Richard Dawkins and Sam Harris are, to my mind, a healthy public counterpoint to the intolerant and self-certain stridency that increasingly characterizes Christian and Islamic fundamentalism. Of course, their miltantly atheistic books also challenge traditional, so-called "mainstream," believers.
If I were a believer and wanted to provide a response to Dawkins and Harris, I wouldn't roll out Francis Collins, Owen Gingerich or other theistic scientists who wear their faith on their sleeve. As a good lapsed Catholic, I would recommend Mary Gordon, Walker Percy, Sigrid Undset, Georges Bernanos, Evelyn Waugh, Flannery O'Connor, Andre Dubus, Graham Greene, Shusaku Endo (Silence), and the many other believing writers who treat of matters of the spirit and who rank with the best artists of the modern age. Their God is seen through a glass darkly, and comes bearing gifts of doubt and ambiguity.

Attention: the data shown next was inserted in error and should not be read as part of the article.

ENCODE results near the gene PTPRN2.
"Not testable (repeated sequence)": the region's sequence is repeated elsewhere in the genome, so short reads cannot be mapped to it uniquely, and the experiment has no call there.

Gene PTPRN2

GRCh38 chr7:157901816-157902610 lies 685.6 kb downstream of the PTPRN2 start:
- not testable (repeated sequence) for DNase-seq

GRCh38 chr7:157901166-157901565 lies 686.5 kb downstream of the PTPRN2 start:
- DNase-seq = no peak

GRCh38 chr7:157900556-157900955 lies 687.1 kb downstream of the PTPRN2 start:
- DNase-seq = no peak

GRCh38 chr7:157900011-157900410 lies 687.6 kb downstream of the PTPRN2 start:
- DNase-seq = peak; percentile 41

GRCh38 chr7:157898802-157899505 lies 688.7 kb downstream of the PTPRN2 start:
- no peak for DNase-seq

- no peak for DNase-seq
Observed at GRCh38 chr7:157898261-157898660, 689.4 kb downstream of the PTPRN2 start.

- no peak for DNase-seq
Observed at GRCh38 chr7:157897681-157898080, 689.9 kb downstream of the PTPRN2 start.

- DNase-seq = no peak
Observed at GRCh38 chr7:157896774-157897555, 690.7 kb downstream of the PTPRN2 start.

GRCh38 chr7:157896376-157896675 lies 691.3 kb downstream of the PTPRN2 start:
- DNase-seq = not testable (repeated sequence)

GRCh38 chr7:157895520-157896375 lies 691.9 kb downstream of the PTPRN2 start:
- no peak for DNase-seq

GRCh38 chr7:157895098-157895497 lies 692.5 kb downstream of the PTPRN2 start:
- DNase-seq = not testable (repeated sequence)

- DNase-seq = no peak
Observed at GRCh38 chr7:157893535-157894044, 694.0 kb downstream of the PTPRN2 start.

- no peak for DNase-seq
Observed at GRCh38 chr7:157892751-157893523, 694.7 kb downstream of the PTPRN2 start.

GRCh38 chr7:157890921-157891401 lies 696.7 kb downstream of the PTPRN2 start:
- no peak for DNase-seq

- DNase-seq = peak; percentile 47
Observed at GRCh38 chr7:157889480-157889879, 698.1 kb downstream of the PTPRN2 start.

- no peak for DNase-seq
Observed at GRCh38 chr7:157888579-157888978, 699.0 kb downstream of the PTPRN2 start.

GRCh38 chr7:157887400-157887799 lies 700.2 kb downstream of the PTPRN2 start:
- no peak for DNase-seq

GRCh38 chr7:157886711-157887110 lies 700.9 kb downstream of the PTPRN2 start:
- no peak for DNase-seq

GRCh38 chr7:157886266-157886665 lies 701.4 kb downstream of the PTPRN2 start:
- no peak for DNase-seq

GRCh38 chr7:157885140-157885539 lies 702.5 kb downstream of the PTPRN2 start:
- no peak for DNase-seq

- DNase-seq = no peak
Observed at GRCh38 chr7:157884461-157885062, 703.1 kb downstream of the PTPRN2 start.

I haven't learned much about the spiritual quest by reading true believers or true disbelievers. Give me instead the theism or the atheism of the pilgrim who has found or lost her God by walking through the dark valley, who hardly dares to speak his name for fear that he will disappear at the sound of her voice. If I were going to have a God, I would want him (her? it?) to come in silence, to hide in shadows, and whisper his revelations in a voice too faint to be clearly heard.
It is appropriate, I think, to praise the creation, to make a joyful noise in thanksgiving for the sensate world. But praising the Creator is another thing altogether. When we make a big racket HIS behalf we are more than likely addressing an idol in our own image.
The essayist Pico Iyer says, "Silence is the tribute that we pay to holiness; we slip off words when we enter a scared place, just as we slip off shoes."